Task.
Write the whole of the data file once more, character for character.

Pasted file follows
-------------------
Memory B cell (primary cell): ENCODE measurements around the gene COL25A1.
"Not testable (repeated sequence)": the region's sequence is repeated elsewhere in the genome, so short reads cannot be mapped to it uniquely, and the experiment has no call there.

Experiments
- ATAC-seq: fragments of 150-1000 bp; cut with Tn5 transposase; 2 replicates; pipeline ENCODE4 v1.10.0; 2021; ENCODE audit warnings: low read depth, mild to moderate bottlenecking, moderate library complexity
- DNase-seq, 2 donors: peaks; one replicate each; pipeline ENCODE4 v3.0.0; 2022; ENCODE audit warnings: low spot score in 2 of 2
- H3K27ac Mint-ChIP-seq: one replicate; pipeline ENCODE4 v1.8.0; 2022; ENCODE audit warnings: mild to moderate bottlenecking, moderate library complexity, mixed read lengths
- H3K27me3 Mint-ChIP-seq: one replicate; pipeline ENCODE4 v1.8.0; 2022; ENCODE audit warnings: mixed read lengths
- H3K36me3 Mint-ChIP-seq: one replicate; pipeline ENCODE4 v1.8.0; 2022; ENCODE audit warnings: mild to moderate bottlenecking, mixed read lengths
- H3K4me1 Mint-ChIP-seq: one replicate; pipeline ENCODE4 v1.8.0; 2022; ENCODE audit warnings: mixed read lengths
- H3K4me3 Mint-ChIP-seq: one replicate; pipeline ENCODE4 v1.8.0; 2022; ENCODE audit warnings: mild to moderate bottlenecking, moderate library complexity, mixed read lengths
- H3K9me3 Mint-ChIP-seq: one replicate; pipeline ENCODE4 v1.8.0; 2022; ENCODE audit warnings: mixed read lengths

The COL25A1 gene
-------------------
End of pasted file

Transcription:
Memory B cell (primary cell): ENCODE measurements around the gene COL25A1.
"Not testable (repeated sequence)": the region's sequence is repeated elsewhere in the genome, so short reads cannot be mapped to it uniquely, and the experiment has no call there.

Experiments
- ATAC-seq: fragments of 150-1000 bp; cut with Tn5 transposase; 2 replicates; pipeline ENCODE4 v1.10.0; 2021; ENCODE audit warnings: low read depth, mild to moderate bottlenecking, moderate library complexity
- DNase-seq, 2 donors: peaks; one replicate each; pipeline ENCODE4 v3.0.0; 2022; ENCODE audit warnings: low spot score in 2 of 2
- H3K27ac Mint-ChIP-seq: one replicate; pipeline ENCODE4 v1.8.0; 2022; ENCODE audit warnings: mild to moderate bottlenecking, moderate library complexity, mixed read lengths
- H3K27me3 Mint-ChIP-seq: one replicate; pipeline ENCODE4 v1.8.0; 2022; ENCODE audit warnings: mixed read lengths
- H3K36me3 Mint-ChIP-seq: one replicate; pipeline ENCODE4 v1.8.0; 2022; ENCODE audit warnings: mild to moderate bottlenecking, mixed read lengths
- H3K4me1 Mint-ChIP-seq: one replicate; pipeline ENCODE4 v1.8.0; 2022; ENCODE audit warnings: mixed read lengths
- H3K4me3 Mint-ChIP-seq: one replicate; pipeline ENCODE4 v1.8.0; 2022; ENCODE audit warnings: mild to moderate bottlenecking, moderate library complexity, mixed read lengths
- H3K9me3 Mint-ChIP-seq: one replicate; pipeline ENCODE4 v1.8.0; 2022; ENCODE audit warnings: mixed read lengths

The COL25A1 gene